6. Live with a quality I call “unwarranted optimism: – No Christian can be a pessimist, for Christianity is a system of radical optimism.

Optimism is an underrated and underused characteristic that you can build into your life as a statement that Christ has made a difference in your life. You have much to be optimistic about.

Optimism is like a stimulus package for the soul.

Phil 4:8

Philippians 4:8 (The Message)

8-9Summing it all up, friends, I’d say you’ll do best by filling your minds and meditating on things true, noble, reputable, authentic, compelling, gracious—the best, not the worst; the beautiful, not the ugly; things to praise, not things to curse. Put into practice what you learned from me, what you heard and saw and realized. Do that, and God, who makes everything work together, will work you into his most excellent harmonies.

Here are a couple of quotes on being optimistic:-

  • “I can’t change the direction of the wind, but I can adjust my sails to always reach my destination.” Anon
  • “If you realized how powerful your thoughts are, you would never think a negative thought.” Anon
  • If I keep a green bough in my heart, the singing bird will come.Chinese Proverb: Optimism Quote
  • Few things in the world are more powerful than a positive push. A smile. A world of optimism and hope. A “you can do it” when things are tough.
    Richard M. DeVos
  • I don’t think you lead by pessimism and cynicism. I think you lead by optimism and enthusiasm and energy.
    Patricia Ireland
  • The essence of optimism is that it takes no account of the present, but it is a source of inspiration, of vitality and hope where others have resigned; it enables a man to hold his head high, to claim the future for himself and not to abandon it to his enemy.
    Dietrich Bonhoeffer

Characteristics of Biblical Optimism

1) Biblical Optimism knows God’s attitude towards His people

Jerm. 29:11 is my favorite Bible verse. “For I know the thoughts that I think toward you, says the LORD, thoughts of peace and not of evil, to give you a future and a hope

Rom 8:31-39 “What then shall we say to these things? If God is for us, who can be against us? 32 He who did not spare His own Son, but delivered Him up for us all, how shall He not with Him also freely give us all things? 33 Who shall bring a charge against God’s elect? It is God who justifies. 34 Who is he who condemns? It is Christ who died, and furthermore is also risen, who is even at the right hand of God, who also makes intercession for us. 35 Who shall separate us from the love of Christ? Shall tribulation, or distress, or persecution, or famine, or nakedness, or peril, or sword? 36 As it is written:‘For Your sake we are killed all day long; We are accounted as sheep for the slaughter.’ 37 Yet in all these things we are more than conquerors through Him who loved us. 38 For I am persuaded that neither death nor life, nor angels nor principalities nor powers, nor things present nor things to come, 39 nor height nor depth, nor any other created thing, shall be able to separate us from the love of God which is in Christ Jesus our Lord.”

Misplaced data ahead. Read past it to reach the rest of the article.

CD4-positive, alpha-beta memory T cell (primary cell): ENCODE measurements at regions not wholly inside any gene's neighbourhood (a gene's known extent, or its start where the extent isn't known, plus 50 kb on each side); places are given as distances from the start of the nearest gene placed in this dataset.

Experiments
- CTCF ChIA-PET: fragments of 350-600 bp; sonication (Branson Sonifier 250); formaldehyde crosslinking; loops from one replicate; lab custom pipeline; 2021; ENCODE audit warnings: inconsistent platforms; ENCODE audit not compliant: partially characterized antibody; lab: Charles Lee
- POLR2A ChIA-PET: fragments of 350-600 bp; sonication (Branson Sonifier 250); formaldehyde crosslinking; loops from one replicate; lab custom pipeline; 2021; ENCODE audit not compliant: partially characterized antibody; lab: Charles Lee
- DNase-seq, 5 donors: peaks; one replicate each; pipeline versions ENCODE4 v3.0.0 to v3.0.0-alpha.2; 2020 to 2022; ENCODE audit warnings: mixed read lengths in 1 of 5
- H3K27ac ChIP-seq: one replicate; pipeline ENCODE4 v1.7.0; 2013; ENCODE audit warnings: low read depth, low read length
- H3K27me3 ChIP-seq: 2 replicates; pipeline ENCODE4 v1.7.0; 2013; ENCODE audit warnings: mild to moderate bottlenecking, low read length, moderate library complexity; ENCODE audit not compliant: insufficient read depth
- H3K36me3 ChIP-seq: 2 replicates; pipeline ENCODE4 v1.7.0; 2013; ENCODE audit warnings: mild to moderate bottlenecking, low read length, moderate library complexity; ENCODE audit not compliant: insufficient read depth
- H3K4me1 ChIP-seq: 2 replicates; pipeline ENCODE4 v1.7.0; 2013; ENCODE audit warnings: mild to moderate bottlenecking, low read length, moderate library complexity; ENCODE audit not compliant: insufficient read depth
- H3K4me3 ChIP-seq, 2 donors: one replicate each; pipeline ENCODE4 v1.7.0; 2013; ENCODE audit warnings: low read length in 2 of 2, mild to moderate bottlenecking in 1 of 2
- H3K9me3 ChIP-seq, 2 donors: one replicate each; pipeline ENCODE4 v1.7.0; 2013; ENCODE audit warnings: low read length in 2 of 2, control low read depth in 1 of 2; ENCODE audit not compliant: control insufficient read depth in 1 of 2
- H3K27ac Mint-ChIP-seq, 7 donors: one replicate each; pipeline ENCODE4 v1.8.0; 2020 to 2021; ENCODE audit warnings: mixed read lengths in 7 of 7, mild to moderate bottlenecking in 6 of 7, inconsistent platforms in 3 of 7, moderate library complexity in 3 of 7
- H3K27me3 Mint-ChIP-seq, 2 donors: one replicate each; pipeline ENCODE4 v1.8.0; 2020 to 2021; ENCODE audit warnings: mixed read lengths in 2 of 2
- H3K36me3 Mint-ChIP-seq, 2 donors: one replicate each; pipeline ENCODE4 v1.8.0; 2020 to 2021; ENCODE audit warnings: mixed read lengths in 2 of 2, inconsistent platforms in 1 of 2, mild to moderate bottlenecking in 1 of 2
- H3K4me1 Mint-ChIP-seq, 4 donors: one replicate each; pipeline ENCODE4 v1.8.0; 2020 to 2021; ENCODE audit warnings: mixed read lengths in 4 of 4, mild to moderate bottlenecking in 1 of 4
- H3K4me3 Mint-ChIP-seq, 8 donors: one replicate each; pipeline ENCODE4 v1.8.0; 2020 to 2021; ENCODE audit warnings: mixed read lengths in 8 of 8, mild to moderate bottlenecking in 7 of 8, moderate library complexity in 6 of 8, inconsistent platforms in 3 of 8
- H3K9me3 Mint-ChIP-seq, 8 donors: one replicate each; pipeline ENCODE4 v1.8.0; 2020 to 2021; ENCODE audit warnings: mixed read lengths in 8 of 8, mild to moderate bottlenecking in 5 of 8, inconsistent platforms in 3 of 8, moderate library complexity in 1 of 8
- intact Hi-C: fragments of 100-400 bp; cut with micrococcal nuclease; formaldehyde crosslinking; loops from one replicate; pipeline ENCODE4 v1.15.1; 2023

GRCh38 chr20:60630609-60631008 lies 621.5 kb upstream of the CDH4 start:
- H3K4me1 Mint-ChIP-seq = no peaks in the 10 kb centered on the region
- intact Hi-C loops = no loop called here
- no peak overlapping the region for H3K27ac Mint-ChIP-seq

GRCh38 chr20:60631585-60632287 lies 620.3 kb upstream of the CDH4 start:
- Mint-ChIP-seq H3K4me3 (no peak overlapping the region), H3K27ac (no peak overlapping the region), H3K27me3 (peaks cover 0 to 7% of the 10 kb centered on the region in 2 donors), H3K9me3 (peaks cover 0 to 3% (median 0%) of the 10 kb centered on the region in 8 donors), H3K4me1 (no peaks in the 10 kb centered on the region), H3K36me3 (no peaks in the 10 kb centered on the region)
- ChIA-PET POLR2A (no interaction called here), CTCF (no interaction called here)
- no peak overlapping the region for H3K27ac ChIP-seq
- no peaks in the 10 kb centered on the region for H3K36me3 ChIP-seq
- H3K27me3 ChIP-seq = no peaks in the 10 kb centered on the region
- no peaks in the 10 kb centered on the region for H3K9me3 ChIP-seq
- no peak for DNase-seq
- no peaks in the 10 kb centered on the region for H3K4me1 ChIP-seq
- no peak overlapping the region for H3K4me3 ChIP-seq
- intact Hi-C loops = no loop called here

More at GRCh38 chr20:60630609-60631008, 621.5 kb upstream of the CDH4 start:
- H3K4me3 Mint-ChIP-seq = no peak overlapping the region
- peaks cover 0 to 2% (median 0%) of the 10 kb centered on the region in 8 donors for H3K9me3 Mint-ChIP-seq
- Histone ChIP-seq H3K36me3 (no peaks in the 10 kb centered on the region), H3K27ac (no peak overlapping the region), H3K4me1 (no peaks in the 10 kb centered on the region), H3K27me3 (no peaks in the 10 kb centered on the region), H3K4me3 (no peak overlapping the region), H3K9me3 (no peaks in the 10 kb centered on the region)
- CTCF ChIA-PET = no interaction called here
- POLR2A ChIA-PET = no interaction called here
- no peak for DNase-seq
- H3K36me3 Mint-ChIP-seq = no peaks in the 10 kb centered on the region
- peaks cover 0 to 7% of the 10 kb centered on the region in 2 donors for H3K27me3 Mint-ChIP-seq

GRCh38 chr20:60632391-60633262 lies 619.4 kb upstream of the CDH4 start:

2) Biblical Optimism expects God’s help in the present

Paul is in a shipwreck and its all looking bad – but Paul – has a word from the Lord that all will work out ok. We need to have that level of trust in the goodness of God.

3) Biblical Optimism is unmoved by the externals

In 2 Corinthians Paul talked about some of the hardships he had experienced.

“We are hard-pressed on every side, yet not crushed; we are perplexed, but not in despair; persecuted, but not forsaken; struck down, but not destroyed.” 2 Cor 4:16-18

7) A sense of personal responsibility for the general outcome of your efforts.

You are responsible

Stop Waiting

Stop Coming up with excuses

Lose the victim Mentality

Make it happen.

When you see yourself as a victim you feel that life hasn’t treated you fairly. Victim mentality is a tendency to blame external or uncontrollable factors, instead of focusing on internal or controllable factors for things that go wrong. A victim mentality is the one where you blame everyone else for what happens in your life. When you blame external or uncontrollable factors, you put yourself in a mindset that there is nothing you can do to eliminate or solve theproblem.  A person with a victim mentality thinks that the future only holds bad things for him or her, which stops him from finding solution to his problems

Are you taking responsibility for your life and circumstances or are you playing the role of a victim? The motto of the victim-mentality mindset? It’s not my fault! Nothing positive or productive comes out of that attitude. World Changers take responsibility.

8) A feeling of special responsibility for envisioning a future that’s different from a straight-line projection of the present. Trends are not destiny.

8.1 In other words – have the attitude that you can change the future of the world.

Acts 17:1-6

6 But when they did not find them, they dragged Jason and some brethren to the rulers of the city, crying out, “These who have turned the world upside down have come here too.

Love that….those who have turned the world upside down…..let’s have the attitude that we can turn the world upside down.

8.2 Have the attitude that the past does not determine the future.

If we don’t this attitude then we are saying we are just victims and our future is already written.



I hope this has inspired you. Go and change your world.

Peter Pilt.

Categories: Sermon Notes, Theology, Wisdom for life

Tags: , , , , ,

2 replies

  1. Hi from Hierapolis…just saw the burial place of St Philip, said to have been crucified upside down. Glad you wish to take action to change the world….you may be interested in this video http://www.mrctv.org/sites/default/files/embedcache/127748.html

    ruth x

  2. Great stuff Peter. In there with it all.